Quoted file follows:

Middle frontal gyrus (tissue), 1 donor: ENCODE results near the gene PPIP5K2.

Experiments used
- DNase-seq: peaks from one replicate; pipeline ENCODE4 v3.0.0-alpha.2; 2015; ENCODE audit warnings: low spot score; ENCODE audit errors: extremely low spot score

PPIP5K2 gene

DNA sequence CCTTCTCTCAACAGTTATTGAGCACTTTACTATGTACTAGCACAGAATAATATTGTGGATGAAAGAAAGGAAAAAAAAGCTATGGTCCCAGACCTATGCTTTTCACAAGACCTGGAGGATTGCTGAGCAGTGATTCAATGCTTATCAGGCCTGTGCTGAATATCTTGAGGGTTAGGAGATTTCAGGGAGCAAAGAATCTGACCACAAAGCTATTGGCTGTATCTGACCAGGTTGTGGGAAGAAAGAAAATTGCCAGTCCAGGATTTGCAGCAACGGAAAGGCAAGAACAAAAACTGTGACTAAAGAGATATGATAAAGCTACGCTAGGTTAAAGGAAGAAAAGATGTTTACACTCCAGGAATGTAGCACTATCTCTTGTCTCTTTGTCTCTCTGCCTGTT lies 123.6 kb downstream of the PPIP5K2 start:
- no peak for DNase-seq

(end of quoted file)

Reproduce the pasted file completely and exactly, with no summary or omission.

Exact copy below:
Middle frontal gyrus (tissue), 1 donor: ENCODE results near the gene PPIP5K2.

Experiments used
- DNase-seq: peaks from one replicate; pipeline ENCODE4 v3.0.0-alpha.2; 2015; ENCODE audit warnings: low spot score; ENCODE audit errors: extremely low spot score

PPIP5K2 gene

DNA sequence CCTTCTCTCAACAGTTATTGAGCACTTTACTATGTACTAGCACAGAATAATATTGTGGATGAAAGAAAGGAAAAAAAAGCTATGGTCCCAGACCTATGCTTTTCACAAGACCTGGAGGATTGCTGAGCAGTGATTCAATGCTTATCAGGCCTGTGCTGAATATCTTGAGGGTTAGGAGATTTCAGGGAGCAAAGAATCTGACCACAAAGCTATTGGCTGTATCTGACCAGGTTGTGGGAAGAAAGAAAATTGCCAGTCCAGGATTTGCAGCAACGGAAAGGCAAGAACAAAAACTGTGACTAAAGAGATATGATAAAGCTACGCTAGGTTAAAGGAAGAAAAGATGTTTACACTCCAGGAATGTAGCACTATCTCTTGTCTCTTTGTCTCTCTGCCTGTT lies 123.6 kb downstream of the PPIP5K2 start:
- no peak for DNase-seq